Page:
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Michelle Otero was in the 8th grade when she searched the web for influential aerospace leaders of color. As a Hispanic woman, she said she found it important to find minorities who she could look up to, even if they weren’t in her community.

The UCF Ph.D student came across Katherine Johnson, a legendary NASA mathematician known for her mathematical abilities portrayed in the 2016 film “Hidden Figures” and a 2018 Presidential Medal of Freedom recipient.

Johnson died on Feb. 24 at 101 years old — but her legacy will live on at UCF forever.

“I always wanted to do engineering, but I always thought as a male-dominant career maybe that wouldn’t be very successful for me. And just reading about the history and all the impacts she was able to do, I came to realize that if she could do it in the times she did it as a female and as a black woman then I could do it as a minority,” Otero said.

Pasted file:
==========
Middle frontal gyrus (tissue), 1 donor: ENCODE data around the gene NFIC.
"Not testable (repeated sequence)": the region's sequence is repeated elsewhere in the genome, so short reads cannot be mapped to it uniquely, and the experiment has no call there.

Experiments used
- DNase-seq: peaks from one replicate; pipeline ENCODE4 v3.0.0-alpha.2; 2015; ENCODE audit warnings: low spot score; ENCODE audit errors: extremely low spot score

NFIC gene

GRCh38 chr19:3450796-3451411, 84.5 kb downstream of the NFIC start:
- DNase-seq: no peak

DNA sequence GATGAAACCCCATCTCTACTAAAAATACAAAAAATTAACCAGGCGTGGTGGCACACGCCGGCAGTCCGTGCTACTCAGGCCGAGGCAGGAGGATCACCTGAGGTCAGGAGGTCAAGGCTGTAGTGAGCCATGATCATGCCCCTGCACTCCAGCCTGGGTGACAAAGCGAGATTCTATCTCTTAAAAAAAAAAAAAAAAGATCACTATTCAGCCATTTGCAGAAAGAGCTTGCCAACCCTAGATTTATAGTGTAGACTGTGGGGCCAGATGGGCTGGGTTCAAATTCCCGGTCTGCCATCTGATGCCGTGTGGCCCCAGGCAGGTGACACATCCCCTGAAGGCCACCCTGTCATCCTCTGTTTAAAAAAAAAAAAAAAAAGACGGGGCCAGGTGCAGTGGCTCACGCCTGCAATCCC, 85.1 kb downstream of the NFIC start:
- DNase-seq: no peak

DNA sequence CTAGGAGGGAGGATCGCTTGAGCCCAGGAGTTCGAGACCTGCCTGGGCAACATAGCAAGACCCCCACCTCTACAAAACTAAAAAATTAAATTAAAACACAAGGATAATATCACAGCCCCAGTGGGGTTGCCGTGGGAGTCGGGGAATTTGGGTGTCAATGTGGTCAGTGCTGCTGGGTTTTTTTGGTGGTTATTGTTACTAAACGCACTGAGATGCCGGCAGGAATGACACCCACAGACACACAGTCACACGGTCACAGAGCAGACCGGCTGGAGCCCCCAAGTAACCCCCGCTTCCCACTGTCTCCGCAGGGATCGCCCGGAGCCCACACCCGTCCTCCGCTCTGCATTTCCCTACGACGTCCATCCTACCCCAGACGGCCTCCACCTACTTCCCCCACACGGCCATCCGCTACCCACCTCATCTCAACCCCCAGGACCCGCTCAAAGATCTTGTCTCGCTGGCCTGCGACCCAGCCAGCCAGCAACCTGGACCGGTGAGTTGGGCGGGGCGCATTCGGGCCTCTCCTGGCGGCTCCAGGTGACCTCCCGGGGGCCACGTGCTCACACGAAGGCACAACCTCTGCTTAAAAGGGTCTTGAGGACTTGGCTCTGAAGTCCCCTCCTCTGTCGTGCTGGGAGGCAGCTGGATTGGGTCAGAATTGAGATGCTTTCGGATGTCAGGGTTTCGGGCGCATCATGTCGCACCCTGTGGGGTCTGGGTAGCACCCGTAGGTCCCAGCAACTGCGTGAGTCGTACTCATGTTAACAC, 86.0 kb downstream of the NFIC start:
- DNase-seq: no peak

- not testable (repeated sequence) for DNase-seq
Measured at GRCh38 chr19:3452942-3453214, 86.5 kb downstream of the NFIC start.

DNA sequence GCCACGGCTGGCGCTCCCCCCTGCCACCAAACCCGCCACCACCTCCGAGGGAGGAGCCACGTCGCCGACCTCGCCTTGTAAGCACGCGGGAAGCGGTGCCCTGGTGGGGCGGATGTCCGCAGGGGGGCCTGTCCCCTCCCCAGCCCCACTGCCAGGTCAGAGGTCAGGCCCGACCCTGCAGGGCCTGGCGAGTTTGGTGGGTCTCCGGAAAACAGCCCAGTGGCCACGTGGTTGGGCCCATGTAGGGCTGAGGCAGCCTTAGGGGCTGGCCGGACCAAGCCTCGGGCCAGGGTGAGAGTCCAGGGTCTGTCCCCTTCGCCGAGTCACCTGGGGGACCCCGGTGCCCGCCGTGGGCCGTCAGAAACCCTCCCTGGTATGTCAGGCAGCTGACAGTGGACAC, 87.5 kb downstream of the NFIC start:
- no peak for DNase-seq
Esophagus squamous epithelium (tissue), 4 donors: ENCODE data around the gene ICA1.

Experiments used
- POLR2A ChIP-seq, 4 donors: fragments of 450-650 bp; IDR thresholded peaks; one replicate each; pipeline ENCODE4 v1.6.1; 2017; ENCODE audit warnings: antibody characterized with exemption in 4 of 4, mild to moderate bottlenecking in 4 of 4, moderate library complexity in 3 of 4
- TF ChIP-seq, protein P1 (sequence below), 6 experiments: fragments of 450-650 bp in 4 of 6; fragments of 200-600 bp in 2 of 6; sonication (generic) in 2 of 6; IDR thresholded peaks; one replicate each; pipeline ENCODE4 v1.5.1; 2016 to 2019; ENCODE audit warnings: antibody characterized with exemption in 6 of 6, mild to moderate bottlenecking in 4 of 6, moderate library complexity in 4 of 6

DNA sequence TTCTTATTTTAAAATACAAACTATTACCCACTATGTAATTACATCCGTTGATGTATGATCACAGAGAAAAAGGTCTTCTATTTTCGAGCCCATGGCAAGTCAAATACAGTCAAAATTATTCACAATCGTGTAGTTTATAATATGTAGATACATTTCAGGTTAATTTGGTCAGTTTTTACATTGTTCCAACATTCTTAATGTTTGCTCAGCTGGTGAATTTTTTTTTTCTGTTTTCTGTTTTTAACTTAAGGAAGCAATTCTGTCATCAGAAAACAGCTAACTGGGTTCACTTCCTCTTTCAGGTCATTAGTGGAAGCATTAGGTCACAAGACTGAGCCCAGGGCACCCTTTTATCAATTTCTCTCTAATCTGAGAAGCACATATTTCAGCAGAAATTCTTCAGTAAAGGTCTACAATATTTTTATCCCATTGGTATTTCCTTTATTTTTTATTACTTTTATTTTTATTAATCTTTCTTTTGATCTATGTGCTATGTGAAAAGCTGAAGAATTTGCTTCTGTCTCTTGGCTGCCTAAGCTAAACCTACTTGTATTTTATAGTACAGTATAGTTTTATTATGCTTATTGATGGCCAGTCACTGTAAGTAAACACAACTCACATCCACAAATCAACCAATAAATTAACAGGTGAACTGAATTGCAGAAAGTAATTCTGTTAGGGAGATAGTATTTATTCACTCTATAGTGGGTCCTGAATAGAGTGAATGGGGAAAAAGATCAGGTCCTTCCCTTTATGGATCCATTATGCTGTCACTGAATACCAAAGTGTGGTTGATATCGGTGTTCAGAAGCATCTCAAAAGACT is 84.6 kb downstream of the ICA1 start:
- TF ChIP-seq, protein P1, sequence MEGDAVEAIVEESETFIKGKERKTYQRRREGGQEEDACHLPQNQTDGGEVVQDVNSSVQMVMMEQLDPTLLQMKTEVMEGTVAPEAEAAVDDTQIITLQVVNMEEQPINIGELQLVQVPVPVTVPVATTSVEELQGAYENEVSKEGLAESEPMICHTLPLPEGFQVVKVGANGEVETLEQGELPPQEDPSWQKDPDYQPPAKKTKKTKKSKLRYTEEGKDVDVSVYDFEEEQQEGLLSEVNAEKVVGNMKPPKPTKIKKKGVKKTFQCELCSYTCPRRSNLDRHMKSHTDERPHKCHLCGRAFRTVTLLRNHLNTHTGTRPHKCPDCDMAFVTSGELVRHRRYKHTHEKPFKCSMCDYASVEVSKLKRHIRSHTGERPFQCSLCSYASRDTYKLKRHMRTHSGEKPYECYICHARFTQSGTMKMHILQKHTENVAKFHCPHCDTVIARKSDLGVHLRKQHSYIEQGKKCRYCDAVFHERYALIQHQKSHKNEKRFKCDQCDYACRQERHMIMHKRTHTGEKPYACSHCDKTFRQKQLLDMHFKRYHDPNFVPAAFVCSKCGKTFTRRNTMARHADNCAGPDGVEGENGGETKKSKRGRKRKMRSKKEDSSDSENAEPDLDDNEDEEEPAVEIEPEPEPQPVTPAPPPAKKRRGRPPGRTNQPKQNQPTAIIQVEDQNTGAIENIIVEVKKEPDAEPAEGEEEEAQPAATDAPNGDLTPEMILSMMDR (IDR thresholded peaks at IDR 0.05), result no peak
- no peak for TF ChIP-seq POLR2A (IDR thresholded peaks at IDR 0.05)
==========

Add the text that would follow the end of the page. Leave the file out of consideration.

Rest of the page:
According to NASA, Katherine Johnson broke barriers as an African American woman in 1953 when she moved to Newport News, Virginia, to pursue a position at NASA in the all-black computing section. She was known as a “human computer” who solved complex computations when electronic computers were still on the up rise.

In 1961, Johnson assisted in making history after she calculated the trajectory of Alan Shepard’s space flight, which then became America’s first human space flight, according to NASA.

Students in the National Society of Black Engineers said having influences like Katherine Johnson motivate them to continue to pursue engineering and find their place in the industry.

Senior aerospace major Marcus Jordan said aerospace is something he’s dreamt of pursuing since he was a child, but finding influences like Johnson pushed him to make those dreams a reality.

“Seeing someone who looks like you, talks like you, speaks like you and just having that figure like that could just give you the insight of, ‘Wow, someone like me can be just like that years from now,'” Jordan said.

Jordan said he believes having leaders like Johnson in his community inspires kids just like him to strive to make a difference when they’re older.

“Katherine Johnson was my role model when I couldn’t find one in the hispanic community, said Otero, I know she had to work twice as hard as a black woman and I feel like she paved the way for hispanic women to join this community.”